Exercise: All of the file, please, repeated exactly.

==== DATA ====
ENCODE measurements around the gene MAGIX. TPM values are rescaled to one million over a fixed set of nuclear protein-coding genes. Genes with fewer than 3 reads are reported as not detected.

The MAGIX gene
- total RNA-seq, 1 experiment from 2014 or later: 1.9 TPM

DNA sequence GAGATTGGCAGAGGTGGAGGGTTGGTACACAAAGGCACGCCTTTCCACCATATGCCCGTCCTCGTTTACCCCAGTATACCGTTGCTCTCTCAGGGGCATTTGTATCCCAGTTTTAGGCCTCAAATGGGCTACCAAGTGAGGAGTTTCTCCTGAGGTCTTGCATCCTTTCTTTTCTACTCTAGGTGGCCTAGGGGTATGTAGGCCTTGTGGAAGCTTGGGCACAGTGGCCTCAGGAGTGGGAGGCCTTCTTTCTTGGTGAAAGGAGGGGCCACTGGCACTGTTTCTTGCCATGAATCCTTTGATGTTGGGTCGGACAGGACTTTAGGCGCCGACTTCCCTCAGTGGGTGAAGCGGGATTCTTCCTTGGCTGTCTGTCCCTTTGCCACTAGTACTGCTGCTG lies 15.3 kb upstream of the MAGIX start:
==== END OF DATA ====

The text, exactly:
ENCODE measurements around the gene MAGIX. TPM values are rescaled to one million over a fixed set of nuclear protein-coding genes. Genes with fewer than 3 reads are reported as not detected.

The MAGIX gene
- total RNA-seq, 1 experiment from 2014 or later: 1.9 TPM

DNA sequence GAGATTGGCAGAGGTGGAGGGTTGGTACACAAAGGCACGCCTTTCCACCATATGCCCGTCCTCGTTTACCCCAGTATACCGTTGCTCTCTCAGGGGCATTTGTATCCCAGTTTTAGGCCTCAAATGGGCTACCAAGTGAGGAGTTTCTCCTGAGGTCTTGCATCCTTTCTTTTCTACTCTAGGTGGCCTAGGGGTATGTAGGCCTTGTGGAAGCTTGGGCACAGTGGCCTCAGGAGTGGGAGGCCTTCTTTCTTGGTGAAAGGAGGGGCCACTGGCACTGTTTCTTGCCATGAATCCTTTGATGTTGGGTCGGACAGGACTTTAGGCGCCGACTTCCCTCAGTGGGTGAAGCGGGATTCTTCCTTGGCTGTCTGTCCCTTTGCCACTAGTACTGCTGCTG lies 15.3 kb upstream of the MAGIX start: